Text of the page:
After losing two of their first three out of the break, the Jazz responded with another extended run of success, a nine-game win streak that culminated with a scrappy win over Sacramento. And just like that, Utah sat at 40-30 overall, and at fifth place in the Western Conference.
“When we got together in September, I don’t think anyone anticipated the situation we are in right now,” coach Quin Snyder said after the win over the Kings. “We were focused on improving and being present. We obviously cared about results, but we were focused on understanding the situation we were in. We had an emphasis on the long term, and we had a hunger to get better.”
On April 8, in what would be the fifth of six consecutive wins, Utah clinched perhaps the most improbable playoff berth in franchise history.
And though a season-closing loss to Portland would drop them from the West’s third seed to fifth, and cost them home-court advantage in their coming series against the star-studded Oklahoma City Thunder, they were nevertheless proud of their 29-6 finish to the season, proud of their No. 2 defensive rating in the league, proud of having an opportunity to prove themselves once more.
“Making the playoffs, it means a lot to us,” Gobert said. “We always knew we could do it. We went through the offseason and training camp and we worked hard as a team and organization to get to this point. We’re excited, but it’s only the beginning.”
Winning one duel, firing blanks the next
Sure, these Jazz getting to the playoffs was a feel-good success story, and as one-half of the No. 4/5 matchup, no one was completely writing them off, but most observers felt that in going against an opponent featuring reigning MVP and triple-double machine Russell Westbrook, two-way star Paul George and offensive juggernaut Carmelo Anthony, Utah was probably outgunned.
That certainly seemed to be the case in Game 1, when George casually dropped in 36 points on 13-for-20 shooting, including going 8 of 11 on 3-pointers — a performance that prompted him to dub himself “Playoff P” in the aftermath. In all, Oklahoma City, which came in 23rd in the NBA in 3-point percentage, made 14 of 29 from deep, and the Thunder, who were second-to-last in free-throw percentage, made 20 of 23 from the foul line.
The Jazz wouldn’t make things quite that easy, though. In Game 2, Mitchell shrugged off a toe injury that had his playing status in question until an hour before tipoff. Utah was able to withstand a 19-0 third-quarter run by OKC thanks to the rookie, who scored 20 of his 28 points in the second half (including 13 in the fourth period) for a 102-95 victory.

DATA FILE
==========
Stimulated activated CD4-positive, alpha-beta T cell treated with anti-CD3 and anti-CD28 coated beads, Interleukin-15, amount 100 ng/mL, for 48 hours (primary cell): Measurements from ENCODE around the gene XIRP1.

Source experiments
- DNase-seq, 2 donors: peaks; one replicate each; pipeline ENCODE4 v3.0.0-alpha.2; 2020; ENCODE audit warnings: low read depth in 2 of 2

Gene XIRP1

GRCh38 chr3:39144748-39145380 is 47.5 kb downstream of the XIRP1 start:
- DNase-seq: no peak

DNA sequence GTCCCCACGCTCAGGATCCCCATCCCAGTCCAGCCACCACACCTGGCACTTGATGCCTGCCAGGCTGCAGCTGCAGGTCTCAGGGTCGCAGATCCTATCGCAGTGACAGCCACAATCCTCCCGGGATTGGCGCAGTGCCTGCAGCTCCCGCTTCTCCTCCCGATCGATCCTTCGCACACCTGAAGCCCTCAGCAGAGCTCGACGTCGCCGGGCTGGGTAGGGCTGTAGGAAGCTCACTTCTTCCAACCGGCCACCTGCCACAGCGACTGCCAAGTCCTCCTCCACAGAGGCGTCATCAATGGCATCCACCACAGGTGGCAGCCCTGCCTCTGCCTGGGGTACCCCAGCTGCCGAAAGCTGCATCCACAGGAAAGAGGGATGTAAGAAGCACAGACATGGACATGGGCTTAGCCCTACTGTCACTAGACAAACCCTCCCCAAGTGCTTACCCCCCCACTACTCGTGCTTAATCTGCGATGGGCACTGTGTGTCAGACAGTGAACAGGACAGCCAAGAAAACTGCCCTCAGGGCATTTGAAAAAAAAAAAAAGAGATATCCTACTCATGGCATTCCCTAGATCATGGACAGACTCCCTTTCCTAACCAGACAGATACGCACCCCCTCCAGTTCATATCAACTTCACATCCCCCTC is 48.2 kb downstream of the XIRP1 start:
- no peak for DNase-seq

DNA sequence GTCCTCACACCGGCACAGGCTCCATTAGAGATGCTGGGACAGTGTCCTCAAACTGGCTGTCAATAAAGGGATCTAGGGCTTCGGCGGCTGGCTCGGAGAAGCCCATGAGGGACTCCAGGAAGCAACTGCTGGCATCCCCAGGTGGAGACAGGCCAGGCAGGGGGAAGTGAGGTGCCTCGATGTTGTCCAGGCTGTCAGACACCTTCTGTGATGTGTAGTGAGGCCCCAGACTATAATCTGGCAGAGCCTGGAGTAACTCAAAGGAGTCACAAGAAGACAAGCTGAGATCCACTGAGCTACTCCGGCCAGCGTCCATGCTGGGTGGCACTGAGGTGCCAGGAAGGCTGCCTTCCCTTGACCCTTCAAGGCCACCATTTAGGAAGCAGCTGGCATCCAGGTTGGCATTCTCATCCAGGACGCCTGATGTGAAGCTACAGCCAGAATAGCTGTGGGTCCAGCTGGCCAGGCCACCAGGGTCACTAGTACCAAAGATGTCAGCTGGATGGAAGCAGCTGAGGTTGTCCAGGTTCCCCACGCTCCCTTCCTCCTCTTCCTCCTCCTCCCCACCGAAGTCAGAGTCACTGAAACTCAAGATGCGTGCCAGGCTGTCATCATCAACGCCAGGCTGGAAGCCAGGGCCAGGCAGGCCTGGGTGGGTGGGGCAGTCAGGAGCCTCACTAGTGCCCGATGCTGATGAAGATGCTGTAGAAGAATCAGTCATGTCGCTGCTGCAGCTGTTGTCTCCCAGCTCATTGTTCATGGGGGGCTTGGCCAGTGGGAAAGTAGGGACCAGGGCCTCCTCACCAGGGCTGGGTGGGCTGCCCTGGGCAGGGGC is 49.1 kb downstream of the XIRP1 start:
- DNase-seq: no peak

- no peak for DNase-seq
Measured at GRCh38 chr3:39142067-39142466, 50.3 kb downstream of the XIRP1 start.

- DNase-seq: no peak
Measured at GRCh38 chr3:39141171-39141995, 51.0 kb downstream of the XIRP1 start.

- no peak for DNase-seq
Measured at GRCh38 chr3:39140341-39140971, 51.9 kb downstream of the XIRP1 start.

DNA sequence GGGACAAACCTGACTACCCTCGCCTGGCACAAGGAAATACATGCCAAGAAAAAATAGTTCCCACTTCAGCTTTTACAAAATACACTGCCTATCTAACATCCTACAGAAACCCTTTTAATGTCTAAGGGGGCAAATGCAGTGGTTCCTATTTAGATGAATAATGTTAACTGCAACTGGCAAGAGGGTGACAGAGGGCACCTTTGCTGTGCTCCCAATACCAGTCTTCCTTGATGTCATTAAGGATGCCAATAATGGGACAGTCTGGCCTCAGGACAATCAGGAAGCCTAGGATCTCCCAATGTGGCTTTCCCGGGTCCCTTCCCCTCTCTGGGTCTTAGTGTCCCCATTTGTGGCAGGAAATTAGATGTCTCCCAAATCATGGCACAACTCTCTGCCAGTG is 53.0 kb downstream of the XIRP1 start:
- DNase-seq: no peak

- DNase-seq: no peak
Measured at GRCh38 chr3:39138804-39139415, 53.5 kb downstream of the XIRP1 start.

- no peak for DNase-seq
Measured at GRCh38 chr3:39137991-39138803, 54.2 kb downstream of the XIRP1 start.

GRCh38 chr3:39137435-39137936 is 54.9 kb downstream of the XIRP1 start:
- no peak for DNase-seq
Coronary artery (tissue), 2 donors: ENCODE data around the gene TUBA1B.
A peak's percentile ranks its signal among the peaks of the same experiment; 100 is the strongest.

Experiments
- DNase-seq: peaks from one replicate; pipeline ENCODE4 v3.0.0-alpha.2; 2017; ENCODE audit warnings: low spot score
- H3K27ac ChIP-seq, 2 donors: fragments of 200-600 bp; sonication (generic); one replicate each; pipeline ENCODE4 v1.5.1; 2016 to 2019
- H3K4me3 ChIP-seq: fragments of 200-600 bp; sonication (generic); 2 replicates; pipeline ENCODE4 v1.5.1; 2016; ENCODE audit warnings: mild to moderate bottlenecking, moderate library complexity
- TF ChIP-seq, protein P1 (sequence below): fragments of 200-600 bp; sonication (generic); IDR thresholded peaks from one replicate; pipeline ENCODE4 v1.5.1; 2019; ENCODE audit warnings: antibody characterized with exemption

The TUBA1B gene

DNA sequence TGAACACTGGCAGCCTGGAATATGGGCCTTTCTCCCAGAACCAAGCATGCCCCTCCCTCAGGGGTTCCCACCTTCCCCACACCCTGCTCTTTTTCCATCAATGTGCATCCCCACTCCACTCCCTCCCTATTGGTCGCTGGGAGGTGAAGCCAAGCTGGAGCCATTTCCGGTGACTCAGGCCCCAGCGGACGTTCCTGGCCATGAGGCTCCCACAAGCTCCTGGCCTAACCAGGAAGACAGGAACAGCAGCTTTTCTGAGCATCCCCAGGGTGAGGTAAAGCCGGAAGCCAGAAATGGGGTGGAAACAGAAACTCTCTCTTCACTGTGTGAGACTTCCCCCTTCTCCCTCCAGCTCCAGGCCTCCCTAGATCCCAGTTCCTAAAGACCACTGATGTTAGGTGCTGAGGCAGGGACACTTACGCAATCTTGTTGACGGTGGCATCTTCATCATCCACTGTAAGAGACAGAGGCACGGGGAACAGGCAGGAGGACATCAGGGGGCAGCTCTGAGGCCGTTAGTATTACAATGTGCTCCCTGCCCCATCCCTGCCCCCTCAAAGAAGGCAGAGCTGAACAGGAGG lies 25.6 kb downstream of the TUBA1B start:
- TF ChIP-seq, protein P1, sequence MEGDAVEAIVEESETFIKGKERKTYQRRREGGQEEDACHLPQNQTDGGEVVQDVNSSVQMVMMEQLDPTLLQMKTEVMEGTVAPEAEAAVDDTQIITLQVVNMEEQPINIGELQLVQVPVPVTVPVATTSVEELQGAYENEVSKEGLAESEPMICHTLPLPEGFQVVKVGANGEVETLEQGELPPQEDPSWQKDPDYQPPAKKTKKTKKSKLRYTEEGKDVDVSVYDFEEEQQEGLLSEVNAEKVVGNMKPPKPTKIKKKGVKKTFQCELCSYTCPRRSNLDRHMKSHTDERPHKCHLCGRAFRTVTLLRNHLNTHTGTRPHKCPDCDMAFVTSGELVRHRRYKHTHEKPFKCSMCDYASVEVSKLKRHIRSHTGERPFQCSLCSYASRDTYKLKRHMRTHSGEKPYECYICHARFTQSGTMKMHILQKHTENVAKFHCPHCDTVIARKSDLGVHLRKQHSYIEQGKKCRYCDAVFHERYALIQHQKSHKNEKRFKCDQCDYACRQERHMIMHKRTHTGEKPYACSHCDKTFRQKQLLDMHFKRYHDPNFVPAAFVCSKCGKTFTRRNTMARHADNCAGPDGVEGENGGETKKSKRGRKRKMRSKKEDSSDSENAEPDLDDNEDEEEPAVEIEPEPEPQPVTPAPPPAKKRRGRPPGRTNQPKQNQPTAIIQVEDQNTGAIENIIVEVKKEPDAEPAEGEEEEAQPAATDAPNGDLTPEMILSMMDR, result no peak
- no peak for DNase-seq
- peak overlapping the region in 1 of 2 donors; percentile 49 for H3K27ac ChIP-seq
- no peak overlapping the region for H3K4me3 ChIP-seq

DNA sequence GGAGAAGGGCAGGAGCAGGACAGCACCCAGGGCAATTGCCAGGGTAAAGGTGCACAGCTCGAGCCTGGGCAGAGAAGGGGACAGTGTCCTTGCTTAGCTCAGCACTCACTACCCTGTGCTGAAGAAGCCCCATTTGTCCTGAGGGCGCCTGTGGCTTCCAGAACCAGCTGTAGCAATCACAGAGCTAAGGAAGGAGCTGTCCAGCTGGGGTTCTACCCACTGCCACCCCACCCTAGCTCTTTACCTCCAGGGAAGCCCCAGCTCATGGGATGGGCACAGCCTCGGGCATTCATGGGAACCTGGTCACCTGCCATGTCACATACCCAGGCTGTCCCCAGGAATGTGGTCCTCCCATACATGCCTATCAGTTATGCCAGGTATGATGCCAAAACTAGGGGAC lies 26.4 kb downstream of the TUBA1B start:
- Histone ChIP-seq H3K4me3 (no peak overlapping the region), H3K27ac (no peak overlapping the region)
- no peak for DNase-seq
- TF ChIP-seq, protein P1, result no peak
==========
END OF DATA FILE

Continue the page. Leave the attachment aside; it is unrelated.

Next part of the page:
“If he was feeling something, he didn’t show it,” Snyder said of Mitchell. “When he really got aggressive going to the rim, some other things opened up.”
After stealing a win at Chesapeake Arena, the Jazz were determined to capitalize on it at home. Ricky Rubio poured in 26 points, 11 rebounds, and 10 assists in their Game 3 victory for Utah’s playoff first triple-double since 2001. Then, in Game 4, Mitchell took care of the offense with 33 points, while Rubio baited the embarrassed and overaggressive Westbrook into four first-half fouls, as the Jazz rolled to a 3-1 series lead.
They had a chance to close it out in Game 5 in Oklahoma City, surging to a 71-46 third-quarter lead, only to squander it all before the period was over, as Westbrook and Paul combined for 79 points and forced the series back to Salt Lake City.
The former shrugged off a nerve-ridden lackluster first half by opening the third period with 10 straight points. In one stretch, he made 10 shots in a row, and he racked up 22 points in that quarter alone.
“Coach Quin called that, the whole thing,” Mitchell said. “The first half, I was hesitant — kind of nervous, to be honest with you. He came up to me after one of the timeouts and the half ended, and he said, ‘We’re gonna win this game and you’re gonna go off.’ Word for word, that’s what he said.”
Still, Westbrook kept answering back. The Thunder guard finished with 46 points, albeit on an inefficient 18 of 43 from the field. Mitchell totaled 38 points on 14-for-26 shooting, and a pair of free throws in the waning moments sealed yet another highlight in Utah’s magical season.
Of course, “magic” only gets you so far when your next opponent is a singularly-talented Houston Rockets squad that went 65-17 overall and 4-0 vs. Utah in the regular season. Losing Rubio to a hamstring injury in the OKC finale practically sealed the deal.
The Rockets led by as many as 27 in the first half of Game 1 and rolled to a 110-96 rout. Utah improbably pulled off a Game 2 upset, though, as Joe Ingles hit 7 of 9 shots from deep for 27 points, and Mitchell — forced into unfamiliar point-guard duty — amassed 11 assists.
That brief glimmer of hope was quickly extinguished, though, by a simply superior adversary. The Jazz’s only lead of Game 3 came when Ingles drilled a triple on the opening possession; Houston led 70-40 at halftime and cruised. Game 4 was closer, but the Jazz were undone by an 8-for-23 shooting effort in the fourth period. And in Game 5, they were within a point with just under 5 minutes to play, but could not contain Chris Paul down the stretch, as he finished with 41 points and 10 assists to bring Utah’s season to an emphatic halt.
“They are unbelievable. Especially when no one expected them to be in the situation they’re in right now,” said Rockets star James Harden. “The sky is the limit for them.”
Considering what the expectations of the team were when Hayward bolted before the season, coming away feeling disappointed after losing in the Western Conference semifinals said something about this Jazz team.
Still, as they cleaned out their lockers and conducted their exit interviews in the aftermath, they vowed that they were not satisfied. That they would return hungrier. That there would be more yet to come.
“We feel like this is the beginning of a new era,” Crowder said.